You can prescribe to the brand of acceptance and inclusivity that seems to mean "acceptance, tolerance and inclusivity so long as you share my views.” Or the more “live and let live” variety of acceptance and inclusivity where opposing views don’t mean the world is going to fall apart. In fact, the latter choice makes the world a more culturally rich and interesting place

We can turn everything into a political statement or accept that correlation doesn’t always equal causation or imply intent.

You can tune in or simply tune out. Ad campaigns are seasonal. Posts today, unnoticed, quickly sink into the depth of our digital past. If no one engages, it’s sometimes as if it never happened.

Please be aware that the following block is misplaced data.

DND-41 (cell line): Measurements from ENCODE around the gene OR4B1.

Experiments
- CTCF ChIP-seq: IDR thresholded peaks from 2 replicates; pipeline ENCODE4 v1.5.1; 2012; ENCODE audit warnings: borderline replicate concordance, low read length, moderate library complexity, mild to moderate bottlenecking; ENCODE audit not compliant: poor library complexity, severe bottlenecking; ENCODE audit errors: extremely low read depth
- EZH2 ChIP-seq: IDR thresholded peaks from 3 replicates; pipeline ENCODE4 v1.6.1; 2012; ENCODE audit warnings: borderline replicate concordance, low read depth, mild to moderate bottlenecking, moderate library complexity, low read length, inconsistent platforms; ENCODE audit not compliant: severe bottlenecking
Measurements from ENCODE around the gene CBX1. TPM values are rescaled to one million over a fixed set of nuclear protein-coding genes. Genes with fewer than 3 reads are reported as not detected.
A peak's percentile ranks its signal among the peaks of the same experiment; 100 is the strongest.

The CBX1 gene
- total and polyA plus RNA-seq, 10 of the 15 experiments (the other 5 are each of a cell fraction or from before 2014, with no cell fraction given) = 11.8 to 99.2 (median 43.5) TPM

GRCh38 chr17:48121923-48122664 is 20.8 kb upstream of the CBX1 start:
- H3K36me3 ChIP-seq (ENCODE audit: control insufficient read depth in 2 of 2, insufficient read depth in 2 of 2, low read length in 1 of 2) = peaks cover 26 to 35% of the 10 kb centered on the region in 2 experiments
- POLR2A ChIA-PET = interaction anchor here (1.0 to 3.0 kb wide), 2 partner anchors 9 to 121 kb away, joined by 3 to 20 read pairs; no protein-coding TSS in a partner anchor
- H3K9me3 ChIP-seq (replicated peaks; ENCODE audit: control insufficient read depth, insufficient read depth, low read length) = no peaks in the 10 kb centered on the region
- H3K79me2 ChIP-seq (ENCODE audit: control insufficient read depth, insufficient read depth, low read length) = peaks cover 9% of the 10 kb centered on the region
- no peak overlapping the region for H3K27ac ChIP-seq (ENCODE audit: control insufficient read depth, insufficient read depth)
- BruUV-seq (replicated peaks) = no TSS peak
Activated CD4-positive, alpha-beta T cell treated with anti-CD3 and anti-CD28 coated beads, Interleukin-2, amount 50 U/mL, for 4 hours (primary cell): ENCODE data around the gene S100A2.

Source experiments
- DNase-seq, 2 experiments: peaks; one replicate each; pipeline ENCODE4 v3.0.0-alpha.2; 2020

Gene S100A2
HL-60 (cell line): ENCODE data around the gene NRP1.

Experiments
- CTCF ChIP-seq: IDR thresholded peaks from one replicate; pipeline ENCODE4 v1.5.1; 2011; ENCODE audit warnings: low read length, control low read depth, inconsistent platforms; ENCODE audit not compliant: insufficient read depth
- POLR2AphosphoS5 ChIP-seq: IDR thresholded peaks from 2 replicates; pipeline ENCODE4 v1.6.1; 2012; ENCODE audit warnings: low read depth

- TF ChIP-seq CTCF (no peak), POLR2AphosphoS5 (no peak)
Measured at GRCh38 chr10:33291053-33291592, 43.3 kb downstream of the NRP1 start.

Do you want excessive poisonous cortisol coursing through your veins every time you log in and start responding to the messages and comments or, would you rather have more of those delicious feel-good hormones like dopamine, serotonin and oxytocin that come from traversing more peaceful pastures? 

Maybe ignoring something will result in the outcome we desire more than raging against it or, at the very least, make us feel a little more peaceful and at ease in our own bodies.

What if a response to that Taylor Swift song, “Look What You Made Me Do,” was NOTHING. You made me do nothing at all. In other words, what you do has no power over me. Nor do I blame you (or the world) for my feelings, and actions. I’m not a victim.  When I read this blog to my daughters and asked whether my message landed, they responded with:

“Dad, write more blogs about Taylor Switch.” Dually noted!  I suspect much like for them, it’s a life lesson that takes time and practice for all of us.